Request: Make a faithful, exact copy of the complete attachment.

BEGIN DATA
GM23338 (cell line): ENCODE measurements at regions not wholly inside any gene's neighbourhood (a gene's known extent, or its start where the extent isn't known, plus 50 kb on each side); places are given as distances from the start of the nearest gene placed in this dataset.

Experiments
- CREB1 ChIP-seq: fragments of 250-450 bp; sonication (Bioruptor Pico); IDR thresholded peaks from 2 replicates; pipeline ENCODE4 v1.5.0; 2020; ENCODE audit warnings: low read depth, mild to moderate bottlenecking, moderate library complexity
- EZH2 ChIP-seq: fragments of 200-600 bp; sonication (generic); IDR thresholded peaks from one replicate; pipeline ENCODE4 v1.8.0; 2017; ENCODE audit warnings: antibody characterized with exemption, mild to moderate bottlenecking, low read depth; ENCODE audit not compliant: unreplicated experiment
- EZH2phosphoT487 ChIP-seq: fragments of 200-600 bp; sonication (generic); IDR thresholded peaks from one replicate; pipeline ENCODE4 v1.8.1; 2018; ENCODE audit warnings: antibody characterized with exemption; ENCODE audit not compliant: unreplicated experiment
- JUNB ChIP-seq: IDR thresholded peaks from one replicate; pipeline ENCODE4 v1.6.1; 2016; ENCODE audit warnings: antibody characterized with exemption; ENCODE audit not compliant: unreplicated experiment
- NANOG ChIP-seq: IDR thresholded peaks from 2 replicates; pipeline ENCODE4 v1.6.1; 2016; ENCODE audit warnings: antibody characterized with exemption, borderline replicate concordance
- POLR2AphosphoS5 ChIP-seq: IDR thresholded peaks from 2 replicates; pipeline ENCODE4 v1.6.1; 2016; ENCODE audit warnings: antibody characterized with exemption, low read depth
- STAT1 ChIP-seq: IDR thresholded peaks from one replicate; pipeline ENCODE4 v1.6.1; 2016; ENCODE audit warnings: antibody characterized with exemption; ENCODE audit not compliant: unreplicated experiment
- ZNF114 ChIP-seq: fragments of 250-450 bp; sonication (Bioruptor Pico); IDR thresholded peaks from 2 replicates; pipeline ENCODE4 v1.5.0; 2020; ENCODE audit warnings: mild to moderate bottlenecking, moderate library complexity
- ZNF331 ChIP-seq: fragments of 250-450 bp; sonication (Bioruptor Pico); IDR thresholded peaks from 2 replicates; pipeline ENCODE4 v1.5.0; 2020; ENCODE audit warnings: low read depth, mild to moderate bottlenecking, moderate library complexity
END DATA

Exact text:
GM23338 (cell line): ENCODE measurements at regions not wholly inside any gene's neighbourhood (a gene's known extent, or its start where the extent isn't known, plus 50 kb on each side); places are given as distances from the start of the nearest gene placed in this dataset.

Experiments
- CREB1 ChIP-seq: fragments of 250-450 bp; sonication (Bioruptor Pico); IDR thresholded peaks from 2 replicates; pipeline ENCODE4 v1.5.0; 2020; ENCODE audit warnings: low read depth, mild to moderate bottlenecking, moderate library complexity
- EZH2 ChIP-seq: fragments of 200-600 bp; sonication (generic); IDR thresholded peaks from one replicate; pipeline ENCODE4 v1.8.0; 2017; ENCODE audit warnings: antibody characterized with exemption, mild to moderate bottlenecking, low read depth; ENCODE audit not compliant: unreplicated experiment
- EZH2phosphoT487 ChIP-seq: fragments of 200-600 bp; sonication (generic); IDR thresholded peaks from one replicate; pipeline ENCODE4 v1.8.1; 2018; ENCODE audit warnings: antibody characterized with exemption; ENCODE audit not compliant: unreplicated experiment
- JUNB ChIP-seq: IDR thresholded peaks from one replicate; pipeline ENCODE4 v1.6.1; 2016; ENCODE audit warnings: antibody characterized with exemption; ENCODE audit not compliant: unreplicated experiment
- NANOG ChIP-seq: IDR thresholded peaks from 2 replicates; pipeline ENCODE4 v1.6.1; 2016; ENCODE audit warnings: antibody characterized with exemption, borderline replicate concordance
- POLR2AphosphoS5 ChIP-seq: IDR thresholded peaks from 2 replicates; pipeline ENCODE4 v1.6.1; 2016; ENCODE audit warnings: antibody characterized with exemption, low read depth
- STAT1 ChIP-seq: IDR thresholded peaks from one replicate; pipeline ENCODE4 v1.6.1; 2016; ENCODE audit warnings: antibody characterized with exemption; ENCODE audit not compliant: unreplicated experiment
- ZNF114 ChIP-seq: fragments of 250-450 bp; sonication (Bioruptor Pico); IDR thresholded peaks from 2 replicates; pipeline ENCODE4 v1.5.0; 2020; ENCODE audit warnings: mild to moderate bottlenecking, moderate library complexity
- ZNF331 ChIP-seq: fragments of 250-450 bp; sonication (Bioruptor Pico); IDR thresholded peaks from 2 replicates; pipeline ENCODE4 v1.5.0; 2020; ENCODE audit warnings: low read depth, mild to moderate bottlenecking, moderate library complexity